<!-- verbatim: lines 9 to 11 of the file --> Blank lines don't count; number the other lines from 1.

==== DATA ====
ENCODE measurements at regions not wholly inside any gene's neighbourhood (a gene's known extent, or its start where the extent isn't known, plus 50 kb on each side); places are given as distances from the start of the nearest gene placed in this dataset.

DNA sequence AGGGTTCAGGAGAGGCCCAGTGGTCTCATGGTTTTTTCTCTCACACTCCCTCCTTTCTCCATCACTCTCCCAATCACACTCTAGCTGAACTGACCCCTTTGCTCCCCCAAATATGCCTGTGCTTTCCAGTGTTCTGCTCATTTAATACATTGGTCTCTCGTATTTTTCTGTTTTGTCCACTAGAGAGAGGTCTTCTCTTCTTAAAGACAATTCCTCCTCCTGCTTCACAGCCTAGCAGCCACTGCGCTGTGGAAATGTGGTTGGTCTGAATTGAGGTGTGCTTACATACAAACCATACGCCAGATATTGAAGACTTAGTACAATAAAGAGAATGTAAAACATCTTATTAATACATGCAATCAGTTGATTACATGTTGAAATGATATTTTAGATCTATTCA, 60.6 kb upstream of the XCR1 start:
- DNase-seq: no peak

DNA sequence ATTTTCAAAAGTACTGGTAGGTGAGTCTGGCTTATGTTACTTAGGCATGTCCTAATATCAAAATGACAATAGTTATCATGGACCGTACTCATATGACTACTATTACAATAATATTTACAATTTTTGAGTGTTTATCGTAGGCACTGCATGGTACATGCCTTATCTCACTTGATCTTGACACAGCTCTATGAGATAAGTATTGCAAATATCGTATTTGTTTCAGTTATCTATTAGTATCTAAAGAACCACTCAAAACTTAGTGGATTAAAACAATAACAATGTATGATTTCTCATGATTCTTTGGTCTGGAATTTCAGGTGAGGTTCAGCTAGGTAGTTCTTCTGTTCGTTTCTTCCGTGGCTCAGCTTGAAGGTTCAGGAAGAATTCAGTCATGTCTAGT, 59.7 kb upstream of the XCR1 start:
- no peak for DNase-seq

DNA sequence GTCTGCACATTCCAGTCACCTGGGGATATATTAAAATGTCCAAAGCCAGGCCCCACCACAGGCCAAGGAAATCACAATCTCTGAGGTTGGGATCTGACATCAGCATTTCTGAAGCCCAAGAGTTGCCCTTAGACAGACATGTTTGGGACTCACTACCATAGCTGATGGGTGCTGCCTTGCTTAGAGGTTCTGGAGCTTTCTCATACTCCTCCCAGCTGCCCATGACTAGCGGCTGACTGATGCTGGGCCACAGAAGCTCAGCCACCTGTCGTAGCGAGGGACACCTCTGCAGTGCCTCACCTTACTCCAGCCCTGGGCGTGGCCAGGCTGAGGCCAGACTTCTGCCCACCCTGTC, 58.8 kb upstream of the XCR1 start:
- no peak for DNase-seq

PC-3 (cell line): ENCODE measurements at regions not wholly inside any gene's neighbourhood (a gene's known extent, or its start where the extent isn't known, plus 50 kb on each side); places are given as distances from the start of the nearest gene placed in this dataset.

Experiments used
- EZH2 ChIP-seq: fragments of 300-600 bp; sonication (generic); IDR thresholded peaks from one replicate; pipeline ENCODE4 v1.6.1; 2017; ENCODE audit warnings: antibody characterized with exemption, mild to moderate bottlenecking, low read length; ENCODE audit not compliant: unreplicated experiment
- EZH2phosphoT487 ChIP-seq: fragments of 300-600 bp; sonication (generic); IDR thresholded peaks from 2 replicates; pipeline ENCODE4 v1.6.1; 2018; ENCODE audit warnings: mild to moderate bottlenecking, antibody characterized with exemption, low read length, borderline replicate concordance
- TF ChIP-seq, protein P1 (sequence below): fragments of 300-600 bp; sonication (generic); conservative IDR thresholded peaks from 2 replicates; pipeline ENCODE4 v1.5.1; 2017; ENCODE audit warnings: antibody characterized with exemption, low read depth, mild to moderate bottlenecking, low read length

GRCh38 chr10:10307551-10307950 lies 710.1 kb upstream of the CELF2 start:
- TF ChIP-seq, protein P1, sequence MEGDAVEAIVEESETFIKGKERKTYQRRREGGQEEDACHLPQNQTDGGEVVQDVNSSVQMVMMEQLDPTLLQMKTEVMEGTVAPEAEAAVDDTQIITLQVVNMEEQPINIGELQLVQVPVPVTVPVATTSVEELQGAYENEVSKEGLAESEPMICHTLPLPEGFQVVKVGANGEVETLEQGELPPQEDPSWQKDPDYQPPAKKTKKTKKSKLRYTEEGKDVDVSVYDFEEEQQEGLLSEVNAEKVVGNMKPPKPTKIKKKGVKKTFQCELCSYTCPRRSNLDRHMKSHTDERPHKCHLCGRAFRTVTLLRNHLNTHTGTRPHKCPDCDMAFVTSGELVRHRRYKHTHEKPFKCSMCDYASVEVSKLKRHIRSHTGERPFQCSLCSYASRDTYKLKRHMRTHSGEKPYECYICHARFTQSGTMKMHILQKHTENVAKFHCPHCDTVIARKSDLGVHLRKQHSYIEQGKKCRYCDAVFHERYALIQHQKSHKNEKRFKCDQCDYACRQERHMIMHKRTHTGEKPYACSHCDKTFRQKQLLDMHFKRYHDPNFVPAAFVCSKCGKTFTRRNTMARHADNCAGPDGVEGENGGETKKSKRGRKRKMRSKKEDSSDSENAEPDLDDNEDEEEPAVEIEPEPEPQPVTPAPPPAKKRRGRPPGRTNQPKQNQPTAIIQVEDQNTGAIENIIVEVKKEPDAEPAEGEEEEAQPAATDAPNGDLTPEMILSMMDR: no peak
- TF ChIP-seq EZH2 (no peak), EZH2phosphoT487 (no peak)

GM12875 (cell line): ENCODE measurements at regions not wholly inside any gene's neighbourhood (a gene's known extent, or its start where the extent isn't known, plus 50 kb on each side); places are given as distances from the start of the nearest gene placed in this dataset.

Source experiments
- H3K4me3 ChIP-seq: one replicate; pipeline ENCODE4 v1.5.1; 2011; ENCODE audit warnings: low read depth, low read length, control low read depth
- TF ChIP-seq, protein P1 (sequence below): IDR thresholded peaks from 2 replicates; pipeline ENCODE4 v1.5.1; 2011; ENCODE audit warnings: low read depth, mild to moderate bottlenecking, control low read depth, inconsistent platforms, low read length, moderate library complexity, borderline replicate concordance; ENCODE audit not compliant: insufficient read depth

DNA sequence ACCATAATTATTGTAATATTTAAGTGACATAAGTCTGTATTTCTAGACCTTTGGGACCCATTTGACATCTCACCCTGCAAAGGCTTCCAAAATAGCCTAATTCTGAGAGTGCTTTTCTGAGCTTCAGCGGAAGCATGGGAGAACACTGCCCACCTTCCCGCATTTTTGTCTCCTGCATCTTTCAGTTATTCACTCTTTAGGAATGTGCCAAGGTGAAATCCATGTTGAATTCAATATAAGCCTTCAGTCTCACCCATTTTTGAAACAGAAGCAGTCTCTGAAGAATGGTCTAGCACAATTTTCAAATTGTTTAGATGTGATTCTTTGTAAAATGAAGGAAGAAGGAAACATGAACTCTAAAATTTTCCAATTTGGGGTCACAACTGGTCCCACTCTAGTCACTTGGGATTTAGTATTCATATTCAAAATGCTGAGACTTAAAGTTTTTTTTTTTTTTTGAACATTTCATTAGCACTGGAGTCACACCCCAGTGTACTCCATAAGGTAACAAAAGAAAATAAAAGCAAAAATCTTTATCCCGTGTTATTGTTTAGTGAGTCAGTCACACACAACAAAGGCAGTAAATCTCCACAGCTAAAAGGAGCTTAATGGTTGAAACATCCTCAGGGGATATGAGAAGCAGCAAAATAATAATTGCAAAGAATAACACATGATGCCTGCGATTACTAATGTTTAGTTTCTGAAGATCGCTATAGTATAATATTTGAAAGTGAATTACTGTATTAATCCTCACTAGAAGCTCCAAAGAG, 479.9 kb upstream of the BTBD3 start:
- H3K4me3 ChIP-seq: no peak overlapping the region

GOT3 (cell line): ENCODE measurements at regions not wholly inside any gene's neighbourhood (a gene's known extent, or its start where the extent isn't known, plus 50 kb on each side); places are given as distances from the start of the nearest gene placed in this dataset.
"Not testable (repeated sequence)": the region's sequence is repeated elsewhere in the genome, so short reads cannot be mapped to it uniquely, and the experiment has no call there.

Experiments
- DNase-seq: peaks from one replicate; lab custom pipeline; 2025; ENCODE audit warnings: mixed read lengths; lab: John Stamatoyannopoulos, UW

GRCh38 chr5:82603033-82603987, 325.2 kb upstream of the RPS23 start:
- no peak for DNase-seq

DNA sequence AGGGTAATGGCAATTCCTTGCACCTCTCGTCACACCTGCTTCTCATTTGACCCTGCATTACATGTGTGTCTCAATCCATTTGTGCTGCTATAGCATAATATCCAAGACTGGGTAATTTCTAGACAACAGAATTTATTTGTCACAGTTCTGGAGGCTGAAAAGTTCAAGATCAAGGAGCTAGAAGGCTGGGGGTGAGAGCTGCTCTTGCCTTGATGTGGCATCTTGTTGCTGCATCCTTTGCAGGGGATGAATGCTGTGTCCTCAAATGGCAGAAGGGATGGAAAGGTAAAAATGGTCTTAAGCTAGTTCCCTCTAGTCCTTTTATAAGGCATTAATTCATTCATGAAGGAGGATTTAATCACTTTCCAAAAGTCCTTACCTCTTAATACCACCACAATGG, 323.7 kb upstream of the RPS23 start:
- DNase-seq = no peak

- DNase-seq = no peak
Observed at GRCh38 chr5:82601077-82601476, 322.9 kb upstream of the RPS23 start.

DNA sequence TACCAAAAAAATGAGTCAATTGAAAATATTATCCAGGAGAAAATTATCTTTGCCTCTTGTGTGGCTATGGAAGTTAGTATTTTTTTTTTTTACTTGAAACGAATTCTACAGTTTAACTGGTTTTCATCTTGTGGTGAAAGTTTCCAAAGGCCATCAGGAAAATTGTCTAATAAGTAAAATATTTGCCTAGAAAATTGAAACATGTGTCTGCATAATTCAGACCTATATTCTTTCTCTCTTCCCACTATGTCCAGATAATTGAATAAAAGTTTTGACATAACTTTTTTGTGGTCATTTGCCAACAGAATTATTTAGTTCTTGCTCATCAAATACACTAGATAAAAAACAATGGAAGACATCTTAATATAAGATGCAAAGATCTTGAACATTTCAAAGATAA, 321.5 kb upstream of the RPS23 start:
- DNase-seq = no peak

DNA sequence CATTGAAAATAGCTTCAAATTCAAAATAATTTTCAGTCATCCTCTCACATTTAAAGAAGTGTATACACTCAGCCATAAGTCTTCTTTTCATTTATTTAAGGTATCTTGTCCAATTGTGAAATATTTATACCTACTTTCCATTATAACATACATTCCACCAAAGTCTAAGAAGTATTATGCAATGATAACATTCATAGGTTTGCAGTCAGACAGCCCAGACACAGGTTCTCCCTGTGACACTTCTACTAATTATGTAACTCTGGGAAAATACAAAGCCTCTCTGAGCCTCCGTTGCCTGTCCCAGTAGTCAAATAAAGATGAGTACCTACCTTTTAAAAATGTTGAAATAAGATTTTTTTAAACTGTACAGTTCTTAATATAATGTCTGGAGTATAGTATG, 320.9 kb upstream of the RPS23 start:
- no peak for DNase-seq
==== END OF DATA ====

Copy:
Experiments used
- EZH2 ChIP-seq: fragments of 300-600 bp; sonication (generic); IDR thresholded peaks from one replicate; pipeline ENCODE4 v1.6.1; 2017; ENCODE audit warnings: antibody characterized with exemption, mild to moderate bottlenecking, low read length; ENCODE audit not compliant: unreplicated experiment
- EZH2phosphoT487 ChIP-seq: fragments of 300-600 bp; sonication (generic); IDR thresholded peaks from 2 replicates; pipeline ENCODE4 v1.6.1; 2018; ENCODE audit warnings: mild to moderate bottlenecking, antibody characterized with exemption, low read length, borderline replicate concordance